I was picked up by a driver at the Cape Town International Airport to go about 200 km northeast to spend the night at an animal conservation/game reserve, after I’d spent over 22 hours in a plane and 12 hours in airports traveling from San Francisco. Walking out of customs, I immediately spotted a short guy in a collared shirt holding a sign with my name in big capital letters. I felt a blip of giddiness at the sight of it—there’s something exciting about meeting a complete stranger at an airport who’s waiting for you, even if it was pre-arranged.
I wave at him and he grins widely, revealing a row of shiny, gold teeth. It’s surprising and admittedly off-putting. He tells me his name is Tony. “Hi Tony, thanks for waiting. Let’s go get Rebecca then?”
We walk to the airport parking lot and to his white Toyota sedan. I make small talk about how long my trek was and that I’m here for an intellectual property conference, and he told me he was born and raised in Cape Town. All I wanted to know was how he felt about the news of Nelson Mandela’s death. He looked mixed, or “colored” as they’d say here to differentiate from “black” and “white” people. I figure he must have some opinions but I felt awkward asking outright.
My sister texted me the news as I was waiting at my gate to board a flight to South Africa. First, I was pretty weirded out by the personal coincidence of it. Then I quickly felt ashamed of my ignorance of the extent of his struggle. I knew what apartheid was…generally. And I knew he was crucial in the fight to rid of its policies and was held in prison for 27 years. That was the pathetic extent of my knowledge. I’m of the generation that knew him as a peace icon, not the organizer, the activist, the revolutionary. I still want to understand more about how he did what he did, but I did know enough to know he is a crucial icon in South African history.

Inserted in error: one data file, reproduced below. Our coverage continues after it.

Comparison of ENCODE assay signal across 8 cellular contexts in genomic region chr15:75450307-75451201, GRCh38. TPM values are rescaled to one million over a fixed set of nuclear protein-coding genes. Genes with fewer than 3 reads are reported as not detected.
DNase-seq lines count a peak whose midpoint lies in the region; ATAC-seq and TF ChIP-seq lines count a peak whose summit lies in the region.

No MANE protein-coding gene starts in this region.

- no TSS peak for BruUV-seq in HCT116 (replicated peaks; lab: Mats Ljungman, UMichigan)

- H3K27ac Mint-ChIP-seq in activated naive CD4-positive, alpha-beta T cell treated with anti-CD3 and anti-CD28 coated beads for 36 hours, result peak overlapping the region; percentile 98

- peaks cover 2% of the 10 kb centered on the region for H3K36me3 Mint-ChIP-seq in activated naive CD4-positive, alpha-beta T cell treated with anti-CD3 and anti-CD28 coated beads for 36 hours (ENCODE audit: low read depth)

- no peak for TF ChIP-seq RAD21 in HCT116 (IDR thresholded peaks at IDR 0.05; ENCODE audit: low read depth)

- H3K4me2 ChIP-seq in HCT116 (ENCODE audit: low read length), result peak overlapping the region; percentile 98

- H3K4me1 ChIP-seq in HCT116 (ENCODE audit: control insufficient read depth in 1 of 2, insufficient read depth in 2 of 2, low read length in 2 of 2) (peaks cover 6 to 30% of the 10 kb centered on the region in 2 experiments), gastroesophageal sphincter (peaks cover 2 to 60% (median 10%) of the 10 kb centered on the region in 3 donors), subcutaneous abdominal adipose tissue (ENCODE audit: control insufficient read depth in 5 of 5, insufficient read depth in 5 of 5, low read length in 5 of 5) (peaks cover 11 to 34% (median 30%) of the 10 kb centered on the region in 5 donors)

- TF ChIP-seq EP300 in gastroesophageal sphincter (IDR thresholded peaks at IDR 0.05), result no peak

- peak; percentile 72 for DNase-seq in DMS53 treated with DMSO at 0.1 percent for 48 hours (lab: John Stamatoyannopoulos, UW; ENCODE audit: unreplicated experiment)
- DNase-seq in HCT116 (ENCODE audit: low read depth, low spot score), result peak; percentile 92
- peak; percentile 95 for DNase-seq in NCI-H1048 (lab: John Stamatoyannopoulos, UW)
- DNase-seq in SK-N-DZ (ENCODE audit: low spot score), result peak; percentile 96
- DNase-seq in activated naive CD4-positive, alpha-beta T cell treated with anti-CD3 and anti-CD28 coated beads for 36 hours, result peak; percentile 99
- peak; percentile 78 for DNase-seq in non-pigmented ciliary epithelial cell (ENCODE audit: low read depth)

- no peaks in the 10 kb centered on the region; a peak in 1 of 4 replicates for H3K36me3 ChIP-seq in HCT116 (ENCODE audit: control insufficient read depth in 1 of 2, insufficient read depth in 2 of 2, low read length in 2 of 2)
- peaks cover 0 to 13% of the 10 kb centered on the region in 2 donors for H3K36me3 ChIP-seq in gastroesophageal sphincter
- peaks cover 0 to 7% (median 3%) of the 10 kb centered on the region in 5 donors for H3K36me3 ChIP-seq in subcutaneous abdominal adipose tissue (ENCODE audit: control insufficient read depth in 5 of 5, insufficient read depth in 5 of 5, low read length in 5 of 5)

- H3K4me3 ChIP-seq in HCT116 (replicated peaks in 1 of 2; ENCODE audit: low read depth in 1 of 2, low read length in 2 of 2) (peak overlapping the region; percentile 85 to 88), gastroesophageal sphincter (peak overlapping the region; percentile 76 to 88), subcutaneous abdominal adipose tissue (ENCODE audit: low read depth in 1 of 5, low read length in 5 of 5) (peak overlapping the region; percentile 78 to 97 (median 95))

We get Rebecca, who’s staying at the airport hotel about 400 meters away. We start driving into the hills and make some more small talk before the car gets quiet again. I go for it.
“So you heard the big news?”
“Yeah,” said Rebecca. “It’s so sad to hear about Mandela’s passing. It’s strange to be visiting South Africa for the first time when the country is in mourning…”
We look at Tony, expecting him to say something.
“Sure…” He says distractedly. Then he says in a burst of excitement. “OH! You know who ELSE died?! Paul Walker! In a car crash!”
I was too shocked to say anything. This must be a joke. Please indicate that you’re joking.
“Who?” asked Rebecca.
“Y’know, Fast and the Furious. So sad…so very sad.” He said as he shaked his head.
I was horrified and so confused. I was particularly shocked because I was expecting him to say anything, anything remotely more reflective. Of course there’s no reason why he’d be representative of any common sentiment… it’s my own fault for thinking that any old stranger that I’d meet here would be engaged in their nation’s story, and be proud of the legacy of a man who sacrificed everything to end legally codified racial segregation. Mostly I was horrified to confirm that people like this exist. They exist everywhere. People who don’t care at all to participate in their community or to celebrate progress in their society.
I have more stories about Tony, who ended up being our “guide” for the weekend and was so dim and yet so bafflingly confident… But I need to go to sleep now. It was a bit amusing at first, then it got somewhat disturbing. Rebecca and I wondered how such a self-delusional person like this came to be, as he continued to make us momentarily speechless all weekend. I’ve never been around someone so unbearable in my entire life. I guess there’s a first for everything.